I agree with the overall sentiments expressed, and I am complaining here that Republicans (in general) have been less than honest and honorable. But following in the example presented, I have an American right to express some thoughts on the election.

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You see, there is a crowd desperately wanting to have their day. They believe that government has the answers. That enough meddling and initiatives and (most of all) money will change the course of our nation. They are called liberals.

Every decade or so, America apparently needs to learn that the bigger the government, the more messed up it is. This was learned under President Lyndon B. Johnson, under President Jimmy Carter, and for some of President Clinton’s term (a Republican Congress blocked many of his proposals.)

If McCain/Palin are elected on November 4, I would hope and expect that administration only to minimize federal government, provide for our nation’s security, and move towards long-term solutions in areas of public need (energy, for instance). I will not likely get my wish, because McCain has not shown himself to be a fiscal conservative. But it’s a hope.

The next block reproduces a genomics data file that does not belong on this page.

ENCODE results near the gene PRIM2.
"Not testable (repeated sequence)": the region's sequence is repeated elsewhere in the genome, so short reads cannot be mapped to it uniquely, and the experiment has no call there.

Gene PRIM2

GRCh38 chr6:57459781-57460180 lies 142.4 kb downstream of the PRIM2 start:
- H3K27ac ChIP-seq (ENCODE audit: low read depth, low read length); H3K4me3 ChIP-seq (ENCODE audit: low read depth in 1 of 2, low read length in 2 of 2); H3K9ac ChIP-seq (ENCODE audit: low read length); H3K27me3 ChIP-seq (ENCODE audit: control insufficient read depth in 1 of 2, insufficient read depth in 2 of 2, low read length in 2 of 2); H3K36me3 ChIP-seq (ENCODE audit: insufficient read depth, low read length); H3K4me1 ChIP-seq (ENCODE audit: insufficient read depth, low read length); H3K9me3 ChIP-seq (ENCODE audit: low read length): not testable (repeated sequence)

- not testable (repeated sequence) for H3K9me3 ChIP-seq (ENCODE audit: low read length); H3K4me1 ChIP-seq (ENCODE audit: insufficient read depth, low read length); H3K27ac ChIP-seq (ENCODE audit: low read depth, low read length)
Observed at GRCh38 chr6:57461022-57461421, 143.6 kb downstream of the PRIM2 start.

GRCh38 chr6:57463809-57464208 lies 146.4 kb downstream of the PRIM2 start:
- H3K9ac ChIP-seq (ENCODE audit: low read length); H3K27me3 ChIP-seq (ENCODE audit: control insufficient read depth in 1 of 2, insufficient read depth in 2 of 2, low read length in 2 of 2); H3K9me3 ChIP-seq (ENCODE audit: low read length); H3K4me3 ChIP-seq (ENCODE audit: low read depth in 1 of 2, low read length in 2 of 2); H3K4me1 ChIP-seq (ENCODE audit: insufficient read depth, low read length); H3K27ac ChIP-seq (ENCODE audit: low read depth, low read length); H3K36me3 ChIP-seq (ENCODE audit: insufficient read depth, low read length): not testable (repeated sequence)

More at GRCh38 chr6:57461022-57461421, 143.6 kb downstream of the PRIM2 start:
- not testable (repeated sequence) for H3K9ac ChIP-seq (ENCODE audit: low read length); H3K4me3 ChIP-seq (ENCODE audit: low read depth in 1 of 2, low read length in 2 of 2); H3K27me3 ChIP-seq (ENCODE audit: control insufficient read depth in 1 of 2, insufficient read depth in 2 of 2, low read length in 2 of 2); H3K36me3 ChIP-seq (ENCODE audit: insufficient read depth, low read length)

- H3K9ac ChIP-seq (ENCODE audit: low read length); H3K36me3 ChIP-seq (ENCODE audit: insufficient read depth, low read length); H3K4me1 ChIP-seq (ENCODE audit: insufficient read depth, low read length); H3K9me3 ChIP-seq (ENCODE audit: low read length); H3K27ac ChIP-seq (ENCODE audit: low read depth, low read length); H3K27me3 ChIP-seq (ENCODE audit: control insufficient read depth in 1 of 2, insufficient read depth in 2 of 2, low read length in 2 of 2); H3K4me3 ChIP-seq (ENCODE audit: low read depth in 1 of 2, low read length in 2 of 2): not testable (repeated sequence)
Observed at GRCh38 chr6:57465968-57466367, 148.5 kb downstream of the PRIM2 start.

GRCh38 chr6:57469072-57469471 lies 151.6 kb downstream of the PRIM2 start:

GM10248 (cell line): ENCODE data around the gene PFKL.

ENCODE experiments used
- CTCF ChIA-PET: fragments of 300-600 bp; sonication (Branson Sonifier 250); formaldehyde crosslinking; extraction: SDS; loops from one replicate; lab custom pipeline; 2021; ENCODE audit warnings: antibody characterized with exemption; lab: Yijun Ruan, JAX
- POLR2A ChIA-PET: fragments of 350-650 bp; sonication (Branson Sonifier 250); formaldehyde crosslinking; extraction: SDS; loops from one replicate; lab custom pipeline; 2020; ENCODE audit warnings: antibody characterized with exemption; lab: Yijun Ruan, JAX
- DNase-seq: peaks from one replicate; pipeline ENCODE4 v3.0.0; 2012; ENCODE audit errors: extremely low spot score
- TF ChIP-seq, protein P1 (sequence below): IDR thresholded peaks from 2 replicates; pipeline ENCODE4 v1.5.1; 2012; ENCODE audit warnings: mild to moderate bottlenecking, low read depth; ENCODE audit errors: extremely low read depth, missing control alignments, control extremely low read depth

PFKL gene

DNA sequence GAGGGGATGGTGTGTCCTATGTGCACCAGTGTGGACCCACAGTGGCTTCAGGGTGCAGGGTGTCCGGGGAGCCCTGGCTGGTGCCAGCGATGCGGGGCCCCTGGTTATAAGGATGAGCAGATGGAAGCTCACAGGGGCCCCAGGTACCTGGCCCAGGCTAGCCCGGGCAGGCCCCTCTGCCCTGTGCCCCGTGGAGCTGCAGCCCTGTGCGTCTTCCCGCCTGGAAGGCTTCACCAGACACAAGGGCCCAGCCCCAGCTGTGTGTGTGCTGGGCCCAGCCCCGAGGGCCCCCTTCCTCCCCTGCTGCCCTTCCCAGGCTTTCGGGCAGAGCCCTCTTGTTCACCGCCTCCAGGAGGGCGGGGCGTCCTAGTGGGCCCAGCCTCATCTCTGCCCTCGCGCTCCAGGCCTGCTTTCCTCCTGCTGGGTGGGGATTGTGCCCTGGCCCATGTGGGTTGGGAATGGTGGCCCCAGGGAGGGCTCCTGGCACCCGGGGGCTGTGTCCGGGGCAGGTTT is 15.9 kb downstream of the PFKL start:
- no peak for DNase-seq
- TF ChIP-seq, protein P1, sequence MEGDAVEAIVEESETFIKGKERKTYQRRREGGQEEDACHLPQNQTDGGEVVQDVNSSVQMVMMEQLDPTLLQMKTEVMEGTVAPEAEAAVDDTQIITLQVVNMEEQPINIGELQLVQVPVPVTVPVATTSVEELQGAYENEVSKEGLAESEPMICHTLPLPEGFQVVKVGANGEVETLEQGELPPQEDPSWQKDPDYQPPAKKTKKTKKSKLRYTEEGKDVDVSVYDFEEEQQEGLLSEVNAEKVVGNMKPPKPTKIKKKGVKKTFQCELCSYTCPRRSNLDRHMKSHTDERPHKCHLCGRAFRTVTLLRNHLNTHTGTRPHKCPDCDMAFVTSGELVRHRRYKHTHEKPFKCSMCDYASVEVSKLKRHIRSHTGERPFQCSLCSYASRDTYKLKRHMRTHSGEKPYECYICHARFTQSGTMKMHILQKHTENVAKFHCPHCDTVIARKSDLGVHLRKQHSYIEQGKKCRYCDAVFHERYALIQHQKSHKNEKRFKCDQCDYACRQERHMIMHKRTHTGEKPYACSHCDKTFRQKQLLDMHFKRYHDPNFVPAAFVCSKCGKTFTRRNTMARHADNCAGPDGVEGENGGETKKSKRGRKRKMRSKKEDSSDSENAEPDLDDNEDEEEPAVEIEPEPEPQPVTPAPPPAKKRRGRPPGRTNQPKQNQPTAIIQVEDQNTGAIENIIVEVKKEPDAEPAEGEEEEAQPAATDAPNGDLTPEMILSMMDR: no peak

Then churches, families, marriages, NGOs (funny how the really effective ones are all faith-based: American Red Cross, the Salvation Army, Habitat for Humanity, Compassion, World Vision…), schools, businesses, and local leaders can get to work on a million small changes needed in a million small communities.

If these institutions are given a little more hands-off from government red-tape, and perhaps some incentives in the right direction (for instance: don’t reinstate the Marriage Tax, Senator Obama), then our future will be decided in those small spaces as each person takes personal responsibility. Not by any politician.

Change is local. There’s a “Change You Can Believe In,” so to speak.